So if you handle it, return a not found, which is a 404 Http status code. What do you think will happen now? Green. Excellent. So we went from zero code to having actually build out the basic application, realizing that we have a 500 and then designing the API in the process. Like, we went ahead and added the 404 response and only wrote the code after we wrote the specification. Isn’t this very similar to test driven development? And specifically this practice called tracer bullet approach, right, where you use the test to flesh out your system? It’s a very powerful way of thinking about it. And just like how test driven development is not about testing, it’s about designing your code. Contract driven development here is not about contract testing your API. It’s about designing your APIs well and designing your architecture itself. Well, that said, I’m not saying that this is the only way to write code with the contract driven development. I just am particularly fond of writing tests for code. And I like this traceable approach because it gives me a nice design longevity for my application. Whatnot Specmatic as a tool itself is flexible to fit in with any setup.
For example, when Joel showed earlier, it worked with an existing application also, right? But with contract driven development as an approach, I would personally recommend that you try this approach. And it’s definitely quite interesting to learn from and see what sort of mistakes we sort of make and how it can guide us through designing better APIs and eventually designing better applications. So that was Trace, a bullet with open API specifications. And let me do a quick recap. What we did is we started with the contract as a test. We showed how we can use Pragmatic JUnit support to have really quick iterations. And then we showed how we can use open API examples to give clues to open API so that it sends the right kind of data out to this system so that according to the test data, it behaves well. And very important point is that contract tests are not a replacement for your components. However, they are super important because even with API tests today and component tests today, you still have integration issues identified only in integration environment. Right? Much later. But contractors are going to find that much earlier in the cycle and thereby have them both.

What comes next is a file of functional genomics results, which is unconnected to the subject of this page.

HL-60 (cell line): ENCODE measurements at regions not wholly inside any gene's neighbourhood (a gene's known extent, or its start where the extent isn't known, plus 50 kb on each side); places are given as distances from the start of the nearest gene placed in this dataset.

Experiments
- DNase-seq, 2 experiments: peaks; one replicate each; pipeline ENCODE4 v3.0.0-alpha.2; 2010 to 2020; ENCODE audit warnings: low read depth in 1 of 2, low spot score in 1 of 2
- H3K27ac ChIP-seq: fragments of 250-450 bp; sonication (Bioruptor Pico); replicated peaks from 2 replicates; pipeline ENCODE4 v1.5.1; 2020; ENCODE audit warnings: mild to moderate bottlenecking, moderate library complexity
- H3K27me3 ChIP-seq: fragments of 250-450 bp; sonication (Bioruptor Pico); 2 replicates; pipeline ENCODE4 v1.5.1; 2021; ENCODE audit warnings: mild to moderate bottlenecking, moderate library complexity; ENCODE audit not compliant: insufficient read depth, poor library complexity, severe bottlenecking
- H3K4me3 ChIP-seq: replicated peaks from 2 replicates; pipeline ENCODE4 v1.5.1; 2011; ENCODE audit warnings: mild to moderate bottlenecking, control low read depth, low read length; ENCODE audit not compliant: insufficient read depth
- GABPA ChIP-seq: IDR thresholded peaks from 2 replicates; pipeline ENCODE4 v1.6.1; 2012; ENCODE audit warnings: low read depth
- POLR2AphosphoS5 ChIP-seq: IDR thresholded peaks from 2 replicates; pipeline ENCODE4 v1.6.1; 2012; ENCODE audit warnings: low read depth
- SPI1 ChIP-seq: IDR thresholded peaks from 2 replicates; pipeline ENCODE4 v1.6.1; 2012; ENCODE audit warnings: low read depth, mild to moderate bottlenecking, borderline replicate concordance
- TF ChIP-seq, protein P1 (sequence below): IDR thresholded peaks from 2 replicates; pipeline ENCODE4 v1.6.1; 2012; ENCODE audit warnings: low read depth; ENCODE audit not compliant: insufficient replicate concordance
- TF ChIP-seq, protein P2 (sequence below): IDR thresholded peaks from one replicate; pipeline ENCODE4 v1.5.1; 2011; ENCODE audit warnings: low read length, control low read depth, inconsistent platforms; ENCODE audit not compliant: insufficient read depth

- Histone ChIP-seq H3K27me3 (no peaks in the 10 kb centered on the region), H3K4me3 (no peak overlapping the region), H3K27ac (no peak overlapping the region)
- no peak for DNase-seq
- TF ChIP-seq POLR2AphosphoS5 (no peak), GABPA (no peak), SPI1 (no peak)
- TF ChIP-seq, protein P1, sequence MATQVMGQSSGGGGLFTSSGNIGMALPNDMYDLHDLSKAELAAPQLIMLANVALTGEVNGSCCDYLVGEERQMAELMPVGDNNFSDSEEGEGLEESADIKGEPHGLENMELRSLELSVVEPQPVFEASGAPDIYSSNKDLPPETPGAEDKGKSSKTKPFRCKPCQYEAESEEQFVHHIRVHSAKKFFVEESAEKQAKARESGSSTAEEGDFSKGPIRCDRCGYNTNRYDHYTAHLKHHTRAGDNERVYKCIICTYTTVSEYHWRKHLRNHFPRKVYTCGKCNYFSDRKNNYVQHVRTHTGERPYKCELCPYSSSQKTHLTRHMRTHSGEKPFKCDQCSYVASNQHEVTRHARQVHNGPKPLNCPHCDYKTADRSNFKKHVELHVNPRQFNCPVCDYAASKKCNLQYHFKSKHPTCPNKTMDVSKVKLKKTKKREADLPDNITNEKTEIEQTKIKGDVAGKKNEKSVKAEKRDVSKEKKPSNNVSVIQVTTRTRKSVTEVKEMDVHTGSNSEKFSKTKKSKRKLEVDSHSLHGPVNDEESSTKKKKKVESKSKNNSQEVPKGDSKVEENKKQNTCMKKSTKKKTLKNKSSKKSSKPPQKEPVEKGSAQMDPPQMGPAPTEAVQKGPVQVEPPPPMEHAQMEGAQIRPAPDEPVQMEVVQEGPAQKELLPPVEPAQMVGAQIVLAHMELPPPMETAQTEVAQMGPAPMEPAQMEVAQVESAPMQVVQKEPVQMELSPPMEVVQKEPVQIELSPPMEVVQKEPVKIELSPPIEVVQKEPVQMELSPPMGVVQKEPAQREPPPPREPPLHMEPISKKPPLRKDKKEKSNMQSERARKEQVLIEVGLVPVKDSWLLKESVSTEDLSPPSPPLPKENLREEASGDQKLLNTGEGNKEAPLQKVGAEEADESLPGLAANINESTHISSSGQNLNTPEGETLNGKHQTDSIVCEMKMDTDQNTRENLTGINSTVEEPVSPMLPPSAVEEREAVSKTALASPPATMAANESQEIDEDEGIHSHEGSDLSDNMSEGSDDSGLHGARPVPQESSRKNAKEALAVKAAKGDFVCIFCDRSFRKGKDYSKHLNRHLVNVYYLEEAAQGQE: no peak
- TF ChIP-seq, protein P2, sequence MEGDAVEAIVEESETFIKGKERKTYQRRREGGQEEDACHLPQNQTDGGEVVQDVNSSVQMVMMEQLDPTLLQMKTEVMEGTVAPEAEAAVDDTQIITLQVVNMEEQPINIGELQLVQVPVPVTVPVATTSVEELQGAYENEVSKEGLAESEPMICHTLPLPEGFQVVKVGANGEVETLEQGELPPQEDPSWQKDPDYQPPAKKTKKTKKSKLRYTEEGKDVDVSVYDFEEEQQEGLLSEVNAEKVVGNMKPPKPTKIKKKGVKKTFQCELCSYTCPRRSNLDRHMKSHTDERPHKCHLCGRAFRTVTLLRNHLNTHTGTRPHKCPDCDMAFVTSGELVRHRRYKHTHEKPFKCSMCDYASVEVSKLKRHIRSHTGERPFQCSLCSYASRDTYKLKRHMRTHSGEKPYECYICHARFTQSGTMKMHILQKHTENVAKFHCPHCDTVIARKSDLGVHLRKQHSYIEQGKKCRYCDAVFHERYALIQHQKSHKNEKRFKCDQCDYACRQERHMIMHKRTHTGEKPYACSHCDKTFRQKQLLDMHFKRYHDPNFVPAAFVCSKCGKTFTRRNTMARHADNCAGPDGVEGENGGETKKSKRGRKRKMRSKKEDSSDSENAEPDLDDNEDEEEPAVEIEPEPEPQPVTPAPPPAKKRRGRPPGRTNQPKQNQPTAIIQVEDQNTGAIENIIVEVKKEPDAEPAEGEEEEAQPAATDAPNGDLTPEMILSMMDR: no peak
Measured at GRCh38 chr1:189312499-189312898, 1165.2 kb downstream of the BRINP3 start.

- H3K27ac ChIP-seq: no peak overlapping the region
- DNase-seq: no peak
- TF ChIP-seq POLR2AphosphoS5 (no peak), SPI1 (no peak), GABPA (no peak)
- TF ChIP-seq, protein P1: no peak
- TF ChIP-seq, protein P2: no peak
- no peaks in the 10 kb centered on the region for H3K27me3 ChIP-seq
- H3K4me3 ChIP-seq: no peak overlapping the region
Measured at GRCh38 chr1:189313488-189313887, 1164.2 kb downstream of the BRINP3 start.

They’re not a replacement for each other. All right, so with that, I’ll hand it over to Joel for another interesting topic. Over to you, Joel.
Thanks, Hari. So we’ve just seen Hari show us in a very interesting demo how we can keep the provider in line with the contract. This means we have seen two sides to two pieces to this so far. How do you keep the provider in line? How do you keep the consumer in line? That means that given a contract, we know that the two of them can stay in lockstep. What we now need to take a look at is what happens when you have to change the contract. The contract can also be changed. This can happen for a variety of reasons. There might be some business existencies. Will change, new pieces will have to be developed, the contract may have to accept new APIs or accept new input, so on and so forth.